Yesterday was a bittersweet day as I awoke thinking about Robbie and his final weeks. Given the distance of time, his diagnosis of new leukemia in July and passing in August now seems incredibly swift.
Fortunately, having our nephew Tim and his pals come to install a new roof provided a wonderful distraction from 6 a.m. to 8:30 p.m. (They did a lovely job, thank you, and we’re good for the next three decades.)
Deb and I then paid a visit to the annual Relay for Life over at the high school. Several of his friends formed a team in his honor and we went to join them for the Luminary ceremony. It felt smaller than last year and whereas I couldn’t go five feet without running into someone I knew, this year, it took a little longer.
It also felt odd since Robbie’s participation in the event last summer was the last time he was out with his friends, done with his chemo and thinking he was on the mend. He rocked out at karaoke, and was surrounded with a large circle of friends.
This year was vastly different. Circumstances kept some away and emotions kept others far from the school. Those who were there walked and had fun but as we gathered for the ceremony, and the lights faded, it was a somber affair. The high school’s acapella group sang and then there were remarks reminding us why we were all there, to honor those who did not survive and those who did; to raise funds to aid research that has prolonged lives and cured others. We were then called to the track in groups: those who lost spouses, parents, siblings, children, and so on. We snapped our glow sticks to life and took our place then when the track was filled, there was a silent lap as the group sang again.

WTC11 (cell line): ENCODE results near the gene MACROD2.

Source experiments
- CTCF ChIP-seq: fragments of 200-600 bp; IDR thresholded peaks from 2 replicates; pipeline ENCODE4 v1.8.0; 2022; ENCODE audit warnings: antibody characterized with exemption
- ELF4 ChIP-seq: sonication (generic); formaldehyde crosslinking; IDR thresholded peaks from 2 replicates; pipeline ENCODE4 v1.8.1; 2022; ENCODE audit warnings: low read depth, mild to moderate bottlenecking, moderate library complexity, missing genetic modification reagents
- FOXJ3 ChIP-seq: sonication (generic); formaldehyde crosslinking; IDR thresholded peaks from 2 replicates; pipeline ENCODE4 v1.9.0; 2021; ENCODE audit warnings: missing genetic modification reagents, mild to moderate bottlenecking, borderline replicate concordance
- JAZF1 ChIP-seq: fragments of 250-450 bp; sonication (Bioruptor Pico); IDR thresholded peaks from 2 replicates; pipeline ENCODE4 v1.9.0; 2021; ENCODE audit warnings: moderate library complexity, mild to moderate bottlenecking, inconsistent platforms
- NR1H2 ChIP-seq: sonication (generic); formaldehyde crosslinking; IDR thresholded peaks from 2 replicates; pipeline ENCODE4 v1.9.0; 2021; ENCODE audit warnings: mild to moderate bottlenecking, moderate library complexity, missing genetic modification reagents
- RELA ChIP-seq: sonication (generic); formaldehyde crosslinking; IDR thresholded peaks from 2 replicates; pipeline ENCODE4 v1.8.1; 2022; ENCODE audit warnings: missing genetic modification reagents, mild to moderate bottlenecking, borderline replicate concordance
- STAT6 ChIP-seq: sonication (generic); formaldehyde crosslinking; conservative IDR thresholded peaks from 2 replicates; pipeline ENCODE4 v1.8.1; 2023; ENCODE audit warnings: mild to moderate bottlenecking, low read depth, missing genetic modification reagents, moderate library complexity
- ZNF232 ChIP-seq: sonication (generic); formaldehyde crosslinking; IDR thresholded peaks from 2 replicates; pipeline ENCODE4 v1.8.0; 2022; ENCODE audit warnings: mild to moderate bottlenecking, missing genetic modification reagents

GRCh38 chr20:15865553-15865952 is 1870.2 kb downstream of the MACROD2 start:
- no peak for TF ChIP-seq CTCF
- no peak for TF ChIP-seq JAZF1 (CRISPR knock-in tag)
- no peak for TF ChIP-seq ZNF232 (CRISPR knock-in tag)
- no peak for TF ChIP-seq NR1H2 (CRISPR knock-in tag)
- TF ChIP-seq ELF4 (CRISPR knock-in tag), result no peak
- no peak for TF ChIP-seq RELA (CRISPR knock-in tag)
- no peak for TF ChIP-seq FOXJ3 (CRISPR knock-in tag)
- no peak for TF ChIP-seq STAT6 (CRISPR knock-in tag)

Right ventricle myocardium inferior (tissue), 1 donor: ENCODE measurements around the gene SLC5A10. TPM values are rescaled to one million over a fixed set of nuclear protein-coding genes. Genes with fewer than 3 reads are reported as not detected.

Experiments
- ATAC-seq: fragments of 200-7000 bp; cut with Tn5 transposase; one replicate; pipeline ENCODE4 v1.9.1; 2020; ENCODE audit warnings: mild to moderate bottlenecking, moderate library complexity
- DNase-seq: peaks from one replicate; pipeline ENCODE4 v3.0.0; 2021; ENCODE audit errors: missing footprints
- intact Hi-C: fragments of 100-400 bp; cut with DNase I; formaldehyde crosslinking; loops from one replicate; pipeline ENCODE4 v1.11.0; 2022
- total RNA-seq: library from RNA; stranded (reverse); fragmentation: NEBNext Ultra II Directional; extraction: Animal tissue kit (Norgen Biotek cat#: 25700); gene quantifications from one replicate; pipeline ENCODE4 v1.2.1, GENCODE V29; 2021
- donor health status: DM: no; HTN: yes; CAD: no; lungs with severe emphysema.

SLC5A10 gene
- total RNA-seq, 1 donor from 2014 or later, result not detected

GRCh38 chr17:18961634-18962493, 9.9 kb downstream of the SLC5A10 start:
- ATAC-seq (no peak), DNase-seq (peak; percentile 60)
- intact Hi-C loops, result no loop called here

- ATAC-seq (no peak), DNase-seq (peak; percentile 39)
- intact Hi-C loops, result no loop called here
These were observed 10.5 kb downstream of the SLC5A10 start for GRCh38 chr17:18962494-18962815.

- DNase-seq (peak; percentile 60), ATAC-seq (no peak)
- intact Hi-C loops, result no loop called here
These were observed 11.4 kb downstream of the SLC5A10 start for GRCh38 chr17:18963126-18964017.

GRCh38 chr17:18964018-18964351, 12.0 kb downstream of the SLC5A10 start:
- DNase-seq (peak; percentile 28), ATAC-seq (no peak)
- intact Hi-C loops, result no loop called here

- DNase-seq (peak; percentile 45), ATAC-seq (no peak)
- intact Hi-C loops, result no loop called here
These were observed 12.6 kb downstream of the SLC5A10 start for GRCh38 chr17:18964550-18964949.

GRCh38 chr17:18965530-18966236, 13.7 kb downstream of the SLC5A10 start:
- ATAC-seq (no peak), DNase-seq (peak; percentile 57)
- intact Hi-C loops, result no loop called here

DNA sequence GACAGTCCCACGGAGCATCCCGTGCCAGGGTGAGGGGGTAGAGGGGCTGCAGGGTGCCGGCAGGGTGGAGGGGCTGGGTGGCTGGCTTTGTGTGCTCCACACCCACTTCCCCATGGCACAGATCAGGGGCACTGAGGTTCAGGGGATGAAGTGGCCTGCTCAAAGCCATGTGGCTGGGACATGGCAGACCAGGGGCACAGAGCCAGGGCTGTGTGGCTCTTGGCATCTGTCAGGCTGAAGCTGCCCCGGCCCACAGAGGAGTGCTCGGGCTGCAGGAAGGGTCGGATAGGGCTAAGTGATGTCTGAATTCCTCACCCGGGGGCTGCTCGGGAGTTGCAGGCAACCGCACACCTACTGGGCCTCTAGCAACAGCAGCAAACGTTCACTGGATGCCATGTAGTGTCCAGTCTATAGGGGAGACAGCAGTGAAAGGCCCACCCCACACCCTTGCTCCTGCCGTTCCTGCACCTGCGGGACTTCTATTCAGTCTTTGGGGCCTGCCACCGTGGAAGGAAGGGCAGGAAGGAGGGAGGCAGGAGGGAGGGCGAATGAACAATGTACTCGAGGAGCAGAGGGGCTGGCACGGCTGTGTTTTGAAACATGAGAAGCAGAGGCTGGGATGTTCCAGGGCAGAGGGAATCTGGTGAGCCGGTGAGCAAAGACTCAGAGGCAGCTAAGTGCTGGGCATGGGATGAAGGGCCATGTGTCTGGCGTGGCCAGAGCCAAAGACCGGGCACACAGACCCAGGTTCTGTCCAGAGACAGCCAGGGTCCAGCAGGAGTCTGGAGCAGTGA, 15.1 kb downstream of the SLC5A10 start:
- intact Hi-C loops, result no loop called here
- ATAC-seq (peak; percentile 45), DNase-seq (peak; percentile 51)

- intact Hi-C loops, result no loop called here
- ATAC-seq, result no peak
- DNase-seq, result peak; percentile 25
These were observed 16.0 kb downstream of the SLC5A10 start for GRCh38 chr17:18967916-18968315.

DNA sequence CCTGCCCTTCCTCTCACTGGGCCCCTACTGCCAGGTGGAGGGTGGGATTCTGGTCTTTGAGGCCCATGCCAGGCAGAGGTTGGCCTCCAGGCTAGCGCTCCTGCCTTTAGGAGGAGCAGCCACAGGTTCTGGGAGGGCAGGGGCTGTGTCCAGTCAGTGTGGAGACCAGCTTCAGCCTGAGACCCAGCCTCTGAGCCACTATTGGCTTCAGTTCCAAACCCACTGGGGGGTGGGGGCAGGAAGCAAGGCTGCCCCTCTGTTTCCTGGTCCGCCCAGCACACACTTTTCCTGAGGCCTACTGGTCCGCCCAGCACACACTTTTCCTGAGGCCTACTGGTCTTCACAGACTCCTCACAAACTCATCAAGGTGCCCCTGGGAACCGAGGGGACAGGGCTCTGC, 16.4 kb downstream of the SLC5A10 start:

Tears were shed, not just by us, but from his friends, too. I sometimes forget how hard it has been on them and while we keep in touch, coming to the house or seeing us must be a hard reminder for them.
On Friday night, some of Robbie’s convention friends elsewhere in the state formed Robbie’s Rubber Duckies, and their proud mom Susan Olesen reports, they “raised more than $1,500 for Relay for Life (not counting operating expenses). Most of them stayed the night, despite horrific rain and a tent that at one point had 2″ of water in it (thankfully, I’d brought towels and quickly learned how to swab a tent). Rina did a great job trying to organize everything, and I think she learned a lot about fundraising, organizing, and who your real friends are. It was our first time at Relay, and at times was quite touching. It was quite a sight to see.”
Relay is a great way to give back and to honor those afflicted with any form of cancer. I loved seeing the team t-shirts, banners, signs, and large groups who have turned this into a real part of their lives.